Covenants and Restrictions

What applies today may change tomorrow
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Anyone who is contemplating the purchase of real property in a development governed by a homeowner’s or condominium association is well advised not to rely solely on information about covenants and restrictions that is readily available.

“An association may have a website, but the documents posted on that website are not necessarily accurate,” says Christa Diviney, an attorney with the law firm of Matthews & Jones LLP. “And, there is no legal requirement that an association publish accurate documents on its website.”

People shopping real estate may wish to retain an attorney to ensure that they gain access to current and complete recorded bylaws, covenants, and other governing documents of an association.

Generally, Diviney says, “people should look out for covenants and restrictions that stand to impact how you improve your property, anything from landscaping and architectural requirements, to actual uses — for example, can the property be leased short term or long term?”

Diviney cites a scenario in which a purchaser obtains a mortgage on property, the approval of which was based on anticipated income from future short-term rentals. If leasing short term is prohibited today or in the future, that will affect the property owner’s ability to make mortgage payments.

“Bear in mind that the covenants as you see them on the day that you sign a purchase contract could change,” Diviney says.

“Understand the provisions whereby an association may change or add restrictions.”

That is, what constitutes a quorum? What constitutes a vote sufficient to make a change?

An association may interpret their governing documents to mean that a change requires the majority of the members, a super majority of the members, or just a majority of the membership who vote,” Diviney says.

“For instance, a development has 1,000 parcels. Bylaws dictate that a quorum is 5 percent of property owners or 50 people. If changing a covenant requires only a majority of votes cast, 26 people could change the rules for 1,000 people.

You should consider all of these things before you decide whether a development or neighborhood is right for you.

Separate chapters within state statutes speak to condo associations and homeowner’s associations.

Further, an association may be established as a non-profit organization or a for-profit entity, subject to state laws that apply to such organizations, respectively.

Add association bylaws, protective covenants and restrictions, and articles of incorporation to the mix and figuring out just how covenants and restrictions may be enforced or amended can become a puzzle.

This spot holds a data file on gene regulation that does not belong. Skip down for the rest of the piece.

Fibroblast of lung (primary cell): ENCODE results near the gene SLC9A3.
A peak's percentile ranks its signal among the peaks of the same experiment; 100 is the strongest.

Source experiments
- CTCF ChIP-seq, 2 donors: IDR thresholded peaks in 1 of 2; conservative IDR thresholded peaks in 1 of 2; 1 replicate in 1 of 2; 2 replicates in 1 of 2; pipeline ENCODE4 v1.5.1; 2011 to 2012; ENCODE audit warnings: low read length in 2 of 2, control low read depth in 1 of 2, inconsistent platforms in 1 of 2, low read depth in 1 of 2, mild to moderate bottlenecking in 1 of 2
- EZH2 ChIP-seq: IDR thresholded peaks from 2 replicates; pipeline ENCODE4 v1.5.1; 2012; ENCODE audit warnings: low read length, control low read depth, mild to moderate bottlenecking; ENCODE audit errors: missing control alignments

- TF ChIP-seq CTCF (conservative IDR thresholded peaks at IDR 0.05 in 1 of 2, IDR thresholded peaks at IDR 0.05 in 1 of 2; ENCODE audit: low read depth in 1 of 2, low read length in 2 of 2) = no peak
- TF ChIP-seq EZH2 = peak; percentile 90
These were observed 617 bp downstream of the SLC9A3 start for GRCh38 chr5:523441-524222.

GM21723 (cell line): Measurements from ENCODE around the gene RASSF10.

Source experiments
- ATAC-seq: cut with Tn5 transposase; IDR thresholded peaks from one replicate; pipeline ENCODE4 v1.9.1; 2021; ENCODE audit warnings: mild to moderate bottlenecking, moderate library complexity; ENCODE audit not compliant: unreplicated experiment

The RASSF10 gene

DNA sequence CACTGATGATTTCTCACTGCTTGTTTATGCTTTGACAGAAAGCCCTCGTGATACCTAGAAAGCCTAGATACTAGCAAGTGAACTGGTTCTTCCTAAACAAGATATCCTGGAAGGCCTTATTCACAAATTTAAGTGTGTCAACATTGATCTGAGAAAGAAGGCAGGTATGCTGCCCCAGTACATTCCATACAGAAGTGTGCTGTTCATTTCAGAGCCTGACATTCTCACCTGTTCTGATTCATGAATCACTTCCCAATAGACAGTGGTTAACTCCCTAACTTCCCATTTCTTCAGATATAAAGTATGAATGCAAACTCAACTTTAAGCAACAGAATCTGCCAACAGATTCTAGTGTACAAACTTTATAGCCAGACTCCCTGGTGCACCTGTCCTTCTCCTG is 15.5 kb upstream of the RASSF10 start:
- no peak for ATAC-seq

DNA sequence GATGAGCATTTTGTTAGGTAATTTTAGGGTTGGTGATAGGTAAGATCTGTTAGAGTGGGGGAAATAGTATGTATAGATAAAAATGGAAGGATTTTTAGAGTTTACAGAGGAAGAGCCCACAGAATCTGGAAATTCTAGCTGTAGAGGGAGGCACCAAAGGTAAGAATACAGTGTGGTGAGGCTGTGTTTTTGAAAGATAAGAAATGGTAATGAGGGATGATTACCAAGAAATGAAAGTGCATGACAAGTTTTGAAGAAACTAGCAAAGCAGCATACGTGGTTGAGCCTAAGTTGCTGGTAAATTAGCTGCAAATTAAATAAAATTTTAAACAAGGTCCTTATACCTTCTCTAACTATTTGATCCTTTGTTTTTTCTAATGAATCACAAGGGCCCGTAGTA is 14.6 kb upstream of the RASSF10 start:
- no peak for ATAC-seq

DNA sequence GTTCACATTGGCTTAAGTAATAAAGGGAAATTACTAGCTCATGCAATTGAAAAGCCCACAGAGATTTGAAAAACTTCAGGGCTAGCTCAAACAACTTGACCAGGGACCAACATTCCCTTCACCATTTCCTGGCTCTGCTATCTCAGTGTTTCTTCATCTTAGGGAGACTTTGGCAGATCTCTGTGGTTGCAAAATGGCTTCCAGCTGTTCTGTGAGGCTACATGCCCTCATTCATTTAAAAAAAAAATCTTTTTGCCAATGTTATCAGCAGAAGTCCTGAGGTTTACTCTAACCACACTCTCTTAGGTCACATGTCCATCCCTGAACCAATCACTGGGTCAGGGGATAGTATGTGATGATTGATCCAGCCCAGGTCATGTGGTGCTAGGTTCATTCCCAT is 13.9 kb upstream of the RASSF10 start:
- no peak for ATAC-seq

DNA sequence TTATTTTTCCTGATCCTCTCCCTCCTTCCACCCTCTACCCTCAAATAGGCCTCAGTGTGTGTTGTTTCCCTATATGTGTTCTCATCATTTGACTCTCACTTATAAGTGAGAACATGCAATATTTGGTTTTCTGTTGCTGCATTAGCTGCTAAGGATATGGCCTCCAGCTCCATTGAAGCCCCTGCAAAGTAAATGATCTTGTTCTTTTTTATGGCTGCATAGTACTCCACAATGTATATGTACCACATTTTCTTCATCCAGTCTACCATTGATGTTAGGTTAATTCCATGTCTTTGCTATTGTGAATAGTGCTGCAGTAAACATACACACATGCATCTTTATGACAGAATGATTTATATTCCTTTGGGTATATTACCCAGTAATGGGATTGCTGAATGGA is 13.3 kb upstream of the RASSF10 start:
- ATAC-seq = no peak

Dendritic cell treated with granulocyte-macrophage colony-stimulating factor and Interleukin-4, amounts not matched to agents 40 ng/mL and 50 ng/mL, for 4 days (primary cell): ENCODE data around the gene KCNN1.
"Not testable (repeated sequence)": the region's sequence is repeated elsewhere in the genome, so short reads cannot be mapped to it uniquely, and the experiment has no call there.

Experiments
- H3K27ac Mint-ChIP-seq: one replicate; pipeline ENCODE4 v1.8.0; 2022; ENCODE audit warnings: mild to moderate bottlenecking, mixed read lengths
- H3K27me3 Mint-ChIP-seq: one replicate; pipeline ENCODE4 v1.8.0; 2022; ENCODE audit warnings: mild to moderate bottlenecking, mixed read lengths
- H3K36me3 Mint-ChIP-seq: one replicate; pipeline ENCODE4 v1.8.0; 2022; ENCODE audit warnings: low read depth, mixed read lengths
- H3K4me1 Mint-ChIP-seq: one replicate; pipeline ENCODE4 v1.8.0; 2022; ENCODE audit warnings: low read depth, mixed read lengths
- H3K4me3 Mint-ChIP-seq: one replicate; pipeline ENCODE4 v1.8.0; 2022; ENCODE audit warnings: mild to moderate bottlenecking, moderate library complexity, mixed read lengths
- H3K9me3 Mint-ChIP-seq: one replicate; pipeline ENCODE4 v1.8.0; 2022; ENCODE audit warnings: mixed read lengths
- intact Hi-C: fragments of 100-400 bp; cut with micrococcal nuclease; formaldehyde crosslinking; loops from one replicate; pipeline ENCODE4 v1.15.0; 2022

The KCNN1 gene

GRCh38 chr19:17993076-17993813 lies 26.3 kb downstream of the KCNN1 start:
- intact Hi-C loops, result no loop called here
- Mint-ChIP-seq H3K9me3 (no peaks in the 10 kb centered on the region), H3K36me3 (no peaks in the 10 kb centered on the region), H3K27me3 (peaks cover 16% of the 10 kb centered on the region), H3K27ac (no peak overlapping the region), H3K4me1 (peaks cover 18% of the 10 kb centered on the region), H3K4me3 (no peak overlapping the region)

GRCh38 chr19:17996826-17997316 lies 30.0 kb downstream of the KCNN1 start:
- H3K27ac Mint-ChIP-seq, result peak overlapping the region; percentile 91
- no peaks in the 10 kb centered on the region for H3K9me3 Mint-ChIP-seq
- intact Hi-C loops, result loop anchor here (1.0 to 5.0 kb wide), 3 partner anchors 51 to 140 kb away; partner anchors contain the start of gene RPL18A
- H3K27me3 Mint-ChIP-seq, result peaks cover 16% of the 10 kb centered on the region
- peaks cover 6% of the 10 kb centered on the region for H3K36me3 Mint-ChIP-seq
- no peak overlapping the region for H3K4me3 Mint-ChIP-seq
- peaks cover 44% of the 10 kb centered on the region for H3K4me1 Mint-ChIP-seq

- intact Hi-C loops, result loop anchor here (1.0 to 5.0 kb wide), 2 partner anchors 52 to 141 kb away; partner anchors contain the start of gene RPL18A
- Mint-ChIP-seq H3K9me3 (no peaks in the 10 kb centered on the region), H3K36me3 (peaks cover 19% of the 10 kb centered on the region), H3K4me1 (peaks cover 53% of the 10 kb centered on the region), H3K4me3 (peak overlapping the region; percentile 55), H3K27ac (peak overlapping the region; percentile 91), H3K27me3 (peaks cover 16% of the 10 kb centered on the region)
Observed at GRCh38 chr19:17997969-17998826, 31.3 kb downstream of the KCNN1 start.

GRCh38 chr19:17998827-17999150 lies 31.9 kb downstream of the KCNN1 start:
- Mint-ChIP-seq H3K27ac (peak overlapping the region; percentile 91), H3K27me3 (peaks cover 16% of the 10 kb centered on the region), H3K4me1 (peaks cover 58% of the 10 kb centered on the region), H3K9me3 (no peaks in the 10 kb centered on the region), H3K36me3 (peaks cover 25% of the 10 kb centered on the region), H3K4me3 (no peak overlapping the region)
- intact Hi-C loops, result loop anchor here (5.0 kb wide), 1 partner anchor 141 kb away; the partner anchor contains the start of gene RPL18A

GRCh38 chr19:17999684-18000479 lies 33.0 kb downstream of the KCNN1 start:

Further, everything is often ultimately conditioned on the word “reasonable.”

“That word gets thrown around like everyone can agree as to what it means,” Diviney says.

“But ask 20 people in a room whether something is reasonable and you will get a wide variety of conditional answers.

“State law provides that a homeowner’s association ‘may levy reasonable fines’ and further says that the fine ‘may not exceed $100 per violation’ although it ‘may be levied for each day of a continuing violation,’ while the aggregate ‘may not exceed $1,000’ unless otherwise provided in the governing documents. If a board sets a cap at $25,000 instead of $1,000, it may be up to a court to decide if the association’s governing documents are ‘reasonable’.”

And, what about your neighbor’s new pool enclosure that obstructs your view of the water?

If the association where you live has no regulations relating to these issues, you may try to influence the association to add such language. Or, you can always try to work with your neighbor to resolve it, or sell.

“My recent experiences with clients in a specific association have caused me to reconsider a piece of property in a subdivision that has a homeowner’s association,” Diviney says.

“Don’t get me wrong. I don’t want to live next door to someone who has a derelict motorhome parked in his driveway. But I also don’t want anyone telling me that my interior paint color is not to his liking and violating some covenant at a cost of $100 a day. Why are you even looking in there? I also don’t want board members skulking about in the wee early morning hours to see if my garbage can is in the right location.”

Categories: Legal Insights